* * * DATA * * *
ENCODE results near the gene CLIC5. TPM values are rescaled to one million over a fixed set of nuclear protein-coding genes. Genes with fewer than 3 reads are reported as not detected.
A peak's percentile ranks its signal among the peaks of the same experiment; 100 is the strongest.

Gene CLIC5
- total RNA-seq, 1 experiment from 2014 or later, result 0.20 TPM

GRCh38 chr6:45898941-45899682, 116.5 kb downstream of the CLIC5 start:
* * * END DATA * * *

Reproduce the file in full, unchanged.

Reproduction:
ENCODE results near the gene CLIC5. TPM values are rescaled to one million over a fixed set of nuclear protein-coding genes. Genes with fewer than 3 reads are reported as not detected.
A peak's percentile ranks its signal among the peaks of the same experiment; 100 is the strongest.

Gene CLIC5
- total RNA-seq, 1 experiment from 2014 or later, result 0.20 TPM

GRCh38 chr6:45898941-45899682, 116.5 kb downstream of the CLIC5 start: